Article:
St. Joseph Lawmaker Takes Action Against High Sewer Rates

Concerns over high sewer rates caused one St. Joseph lawmaker to step up and call for action.

Posted: Feb. 28, 2018 11:42 AM
Updated: Feb. 28, 2018 11:49 AM

(ST. JOSEPH, Mo.) Concerns over high sewer rates caused one St. Joseph lawmaker to step up and call for action.

Missouri Representative Galen Higdon is sponsoring a new bill, House Bill 1595, that would place municipal sewer districts under the control of the Public Service Commission.

One woman who has lived around Lake Contrary for two years says her sewer bills have always been outrageous.

"I'm a single mother of three children, so I have to work extra hours just to cover the sewer bill," Sheryl Bassett, Lake Contrary resident, said. "The lowest one I've ever gotten has been $220 a month, and my water bill at the most has been $80."

City officials said because Lake Contrary residents do not pay St. Joseph City taxes, they have not made an investment into the city's infrastructure.

As an agreement with Lake Contrary sewer system, those who live in the area pay 2.3 times what water users inside city limits pay.

"For the citizens of St. Joe who have earned and invested into that system, this is an opportunity for that investment to pay back," Andy Clements, Public Works Director, said. "If somebody wants to use something that you own, but they don't own then it's an opportunity for them to say 'sure you can use it, but you're not going to get the same rate as I am'."

Rep. Higdon asked for those who live by Lake Contrary to bring their sewer bills to Jefferson City on Wednesday while the bill is introduced to the Legislative Utilities Committee.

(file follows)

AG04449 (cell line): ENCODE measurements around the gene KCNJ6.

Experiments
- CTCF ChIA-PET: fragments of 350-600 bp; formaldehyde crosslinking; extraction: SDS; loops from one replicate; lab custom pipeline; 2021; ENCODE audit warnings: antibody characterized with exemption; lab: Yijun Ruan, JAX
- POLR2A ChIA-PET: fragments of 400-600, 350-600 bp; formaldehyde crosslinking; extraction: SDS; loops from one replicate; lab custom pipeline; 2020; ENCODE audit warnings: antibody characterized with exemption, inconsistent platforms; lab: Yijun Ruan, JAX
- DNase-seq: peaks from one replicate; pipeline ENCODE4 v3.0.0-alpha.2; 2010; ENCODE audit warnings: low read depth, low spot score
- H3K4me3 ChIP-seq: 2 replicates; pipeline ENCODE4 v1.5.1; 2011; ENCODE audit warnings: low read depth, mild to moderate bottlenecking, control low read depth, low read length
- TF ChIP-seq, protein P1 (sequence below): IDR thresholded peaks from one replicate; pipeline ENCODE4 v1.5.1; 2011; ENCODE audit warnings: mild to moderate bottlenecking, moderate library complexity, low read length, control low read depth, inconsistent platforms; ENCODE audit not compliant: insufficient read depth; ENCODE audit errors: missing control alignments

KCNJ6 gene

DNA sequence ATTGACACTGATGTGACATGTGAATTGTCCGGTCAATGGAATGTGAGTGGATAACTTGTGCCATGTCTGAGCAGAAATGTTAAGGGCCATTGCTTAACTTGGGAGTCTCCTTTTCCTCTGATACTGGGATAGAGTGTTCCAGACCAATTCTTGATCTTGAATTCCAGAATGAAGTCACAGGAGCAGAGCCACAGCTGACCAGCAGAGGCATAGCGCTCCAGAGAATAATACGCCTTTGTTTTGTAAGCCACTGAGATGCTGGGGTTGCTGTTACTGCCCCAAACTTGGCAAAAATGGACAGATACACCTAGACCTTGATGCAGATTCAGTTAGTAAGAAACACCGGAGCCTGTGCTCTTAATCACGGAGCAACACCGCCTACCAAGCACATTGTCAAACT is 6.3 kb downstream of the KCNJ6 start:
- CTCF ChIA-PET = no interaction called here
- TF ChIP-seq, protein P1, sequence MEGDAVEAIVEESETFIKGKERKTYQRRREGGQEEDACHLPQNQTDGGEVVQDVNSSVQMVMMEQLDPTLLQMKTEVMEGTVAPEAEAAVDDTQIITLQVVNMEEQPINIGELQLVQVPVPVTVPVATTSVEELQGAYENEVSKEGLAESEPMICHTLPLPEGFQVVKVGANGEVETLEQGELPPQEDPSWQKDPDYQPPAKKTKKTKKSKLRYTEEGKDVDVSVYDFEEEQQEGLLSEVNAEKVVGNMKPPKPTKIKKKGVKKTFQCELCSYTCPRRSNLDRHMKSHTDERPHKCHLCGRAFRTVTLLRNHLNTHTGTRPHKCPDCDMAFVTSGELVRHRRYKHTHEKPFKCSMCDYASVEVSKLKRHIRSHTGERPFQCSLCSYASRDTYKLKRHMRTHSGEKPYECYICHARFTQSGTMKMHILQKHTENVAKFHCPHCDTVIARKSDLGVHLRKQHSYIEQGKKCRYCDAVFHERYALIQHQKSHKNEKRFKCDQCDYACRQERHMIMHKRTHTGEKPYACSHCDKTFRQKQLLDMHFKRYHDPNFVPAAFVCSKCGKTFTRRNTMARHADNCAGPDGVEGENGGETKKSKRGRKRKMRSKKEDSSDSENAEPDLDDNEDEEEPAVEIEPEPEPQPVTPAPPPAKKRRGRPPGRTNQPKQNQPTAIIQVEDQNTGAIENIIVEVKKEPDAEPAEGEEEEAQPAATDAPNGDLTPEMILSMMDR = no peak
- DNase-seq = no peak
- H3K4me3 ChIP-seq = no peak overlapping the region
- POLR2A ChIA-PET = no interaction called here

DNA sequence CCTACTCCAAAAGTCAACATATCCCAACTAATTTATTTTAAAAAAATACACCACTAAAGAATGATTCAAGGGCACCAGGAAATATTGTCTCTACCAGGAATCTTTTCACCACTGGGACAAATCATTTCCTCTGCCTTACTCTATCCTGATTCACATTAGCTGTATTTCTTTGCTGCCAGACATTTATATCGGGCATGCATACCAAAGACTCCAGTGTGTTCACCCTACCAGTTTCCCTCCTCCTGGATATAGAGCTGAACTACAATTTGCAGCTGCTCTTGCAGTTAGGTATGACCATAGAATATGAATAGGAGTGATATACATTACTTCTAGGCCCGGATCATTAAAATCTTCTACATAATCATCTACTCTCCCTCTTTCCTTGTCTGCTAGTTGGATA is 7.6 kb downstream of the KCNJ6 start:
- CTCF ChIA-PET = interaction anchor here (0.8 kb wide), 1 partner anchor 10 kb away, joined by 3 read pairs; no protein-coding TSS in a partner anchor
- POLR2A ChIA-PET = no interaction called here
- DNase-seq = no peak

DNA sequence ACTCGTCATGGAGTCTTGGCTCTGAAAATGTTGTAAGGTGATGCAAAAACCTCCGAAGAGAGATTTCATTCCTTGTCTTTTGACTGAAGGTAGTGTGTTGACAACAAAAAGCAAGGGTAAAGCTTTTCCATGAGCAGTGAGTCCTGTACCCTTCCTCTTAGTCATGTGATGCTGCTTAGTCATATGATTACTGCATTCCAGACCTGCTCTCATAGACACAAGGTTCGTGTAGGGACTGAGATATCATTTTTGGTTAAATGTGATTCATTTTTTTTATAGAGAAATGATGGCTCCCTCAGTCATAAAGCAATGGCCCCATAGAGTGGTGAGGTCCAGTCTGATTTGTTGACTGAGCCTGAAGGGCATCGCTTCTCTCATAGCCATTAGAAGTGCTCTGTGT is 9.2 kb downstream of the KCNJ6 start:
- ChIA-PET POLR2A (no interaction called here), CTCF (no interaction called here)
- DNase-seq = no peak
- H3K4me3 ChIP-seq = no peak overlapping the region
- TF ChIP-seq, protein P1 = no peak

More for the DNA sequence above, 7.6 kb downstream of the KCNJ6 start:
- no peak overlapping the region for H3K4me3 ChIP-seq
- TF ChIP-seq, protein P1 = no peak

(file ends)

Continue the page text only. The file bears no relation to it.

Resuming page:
This committee will be responsible for hearing Higdon's proposed bill and will determine whether it will get to the full General Assembly.

"It would eliminate the ability of elected city councils and their citizens to directly influence the rate making process for the water utilities," Clements said.

Clements doesn't believe the bill would really help lower anyone's sewer bill.

"I wouldn't see that," Clements said. "I think that the varied city councilmen over time have always had their eye on trying to manage a rate that provides the best service that they can do for the dollar."

However, Bassett said if something doesn't change soon, she probably won't stick around the area much longer.

"If it doesn't go down, I'm probably going to end up moving," Bassett said.

The Legislative Utilities Committee is Wednesday at 5 p.m. in the State Capital Building in Jefferson City.

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